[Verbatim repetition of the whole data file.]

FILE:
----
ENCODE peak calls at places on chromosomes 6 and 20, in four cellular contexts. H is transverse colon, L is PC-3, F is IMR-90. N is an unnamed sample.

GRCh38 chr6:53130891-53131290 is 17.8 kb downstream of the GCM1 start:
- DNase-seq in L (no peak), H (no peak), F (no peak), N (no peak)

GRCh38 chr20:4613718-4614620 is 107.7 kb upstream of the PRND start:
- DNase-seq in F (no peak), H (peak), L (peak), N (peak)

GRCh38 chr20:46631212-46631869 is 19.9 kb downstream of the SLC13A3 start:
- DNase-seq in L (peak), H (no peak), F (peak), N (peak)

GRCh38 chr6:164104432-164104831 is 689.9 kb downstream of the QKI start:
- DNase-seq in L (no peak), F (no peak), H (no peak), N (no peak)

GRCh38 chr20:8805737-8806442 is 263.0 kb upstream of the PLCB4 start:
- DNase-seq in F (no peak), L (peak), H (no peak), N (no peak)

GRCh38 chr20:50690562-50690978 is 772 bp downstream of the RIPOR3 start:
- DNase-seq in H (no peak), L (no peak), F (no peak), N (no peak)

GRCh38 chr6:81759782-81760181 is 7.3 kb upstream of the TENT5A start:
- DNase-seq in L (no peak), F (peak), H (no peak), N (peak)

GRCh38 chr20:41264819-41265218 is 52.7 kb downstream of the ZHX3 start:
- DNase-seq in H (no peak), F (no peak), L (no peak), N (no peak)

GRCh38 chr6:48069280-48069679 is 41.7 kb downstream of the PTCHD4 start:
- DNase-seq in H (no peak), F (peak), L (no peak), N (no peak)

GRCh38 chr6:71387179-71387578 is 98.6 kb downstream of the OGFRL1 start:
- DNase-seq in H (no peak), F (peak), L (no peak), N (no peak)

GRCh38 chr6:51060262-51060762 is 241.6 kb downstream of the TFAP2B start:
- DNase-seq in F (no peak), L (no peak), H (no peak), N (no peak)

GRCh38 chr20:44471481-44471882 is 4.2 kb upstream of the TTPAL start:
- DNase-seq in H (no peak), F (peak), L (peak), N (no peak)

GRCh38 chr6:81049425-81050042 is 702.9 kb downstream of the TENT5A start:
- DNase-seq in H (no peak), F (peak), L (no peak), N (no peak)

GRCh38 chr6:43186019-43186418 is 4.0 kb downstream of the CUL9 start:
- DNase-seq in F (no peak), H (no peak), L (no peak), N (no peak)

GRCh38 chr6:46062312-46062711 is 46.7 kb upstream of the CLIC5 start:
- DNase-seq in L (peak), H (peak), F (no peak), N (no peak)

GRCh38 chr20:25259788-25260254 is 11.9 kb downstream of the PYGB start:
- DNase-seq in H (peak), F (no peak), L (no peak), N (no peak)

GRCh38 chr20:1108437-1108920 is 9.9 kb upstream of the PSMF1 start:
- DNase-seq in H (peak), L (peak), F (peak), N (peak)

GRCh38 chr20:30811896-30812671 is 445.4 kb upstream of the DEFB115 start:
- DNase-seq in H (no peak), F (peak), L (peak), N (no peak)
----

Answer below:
ENCODE peak calls at places on chromosomes 6 and 20, in four cellular contexts. H is transverse colon, L is PC-3, F is IMR-90. N is an unnamed sample.

GRCh38 chr6:53130891-53131290 is 17.8 kb downstream of the GCM1 start:
- DNase-seq in L (no peak), H (no peak), F (no peak), N (no peak)

GRCh38 chr20:4613718-4614620 is 107.7 kb upstream of the PRND start:
- DNase-seq in F (no peak), H (peak), L (peak), N (peak)

GRCh38 chr20:46631212-46631869 is 19.9 kb downstream of the SLC13A3 start:
- DNase-seq in L (peak), H (no peak), F (peak), N (peak)

GRCh38 chr6:164104432-164104831 is 689.9 kb downstream of the QKI start:
- DNase-seq in L (no peak), F (no peak), H (no peak), N (no peak)

GRCh38 chr20:8805737-8806442 is 263.0 kb upstream of the PLCB4 start:
- DNase-seq in F (no peak), L (peak), H (no peak), N (no peak)

GRCh38 chr20:50690562-50690978 is 772 bp downstream of the RIPOR3 start:
- DNase-seq in H (no peak), L (no peak), F (no peak), N (no peak)

GRCh38 chr6:81759782-81760181 is 7.3 kb upstream of the TENT5A start:
- DNase-seq in L (no peak), F (peak), H (no peak), N (peak)

GRCh38 chr20:41264819-41265218 is 52.7 kb downstream of the ZHX3 start:
- DNase-seq in H (no peak), F (no peak), L (no peak), N (no peak)

GRCh38 chr6:48069280-48069679 is 41.7 kb downstream of the PTCHD4 start:
- DNase-seq in H (no peak), F (peak), L (no peak), N (no peak)

GRCh38 chr6:71387179-71387578 is 98.6 kb downstream of the OGFRL1 start:
- DNase-seq in H (no peak), F (peak), L (no peak), N (no peak)

GRCh38 chr6:51060262-51060762 is 241.6 kb downstream of the TFAP2B start:
- DNase-seq in F (no peak), L (no peak), H (no peak), N (no peak)

GRCh38 chr20:44471481-44471882 is 4.2 kb upstream of the TTPAL start:
- DNase-seq in H (no peak), F (peak), L (peak), N (no peak)

GRCh38 chr6:81049425-81050042 is 702.9 kb downstream of the TENT5A start:
- DNase-seq in H (no peak), F (peak), L (no peak), N (no peak)

GRCh38 chr6:43186019-43186418 is 4.0 kb downstream of the CUL9 start:
- DNase-seq in F (no peak), H (no peak), L (no peak), N (no peak)

GRCh38 chr6:46062312-46062711 is 46.7 kb upstream of the CLIC5 start:
- DNase-seq in L (peak), H (peak), F (no peak), N (no peak)

GRCh38 chr20:25259788-25260254 is 11.9 kb downstream of the PYGB start:
- DNase-seq in H (peak), F (no peak), L (no peak), N (no peak)

GRCh38 chr20:1108437-1108920 is 9.9 kb upstream of the PSMF1 start:
- DNase-seq in H (peak), L (peak), F (peak), N (peak)

GRCh38 chr20:30811896-30812671 is 445.4 kb upstream of the DEFB115 start:
- DNase-seq in H (no peak), F (peak), L (peak), N (no peak)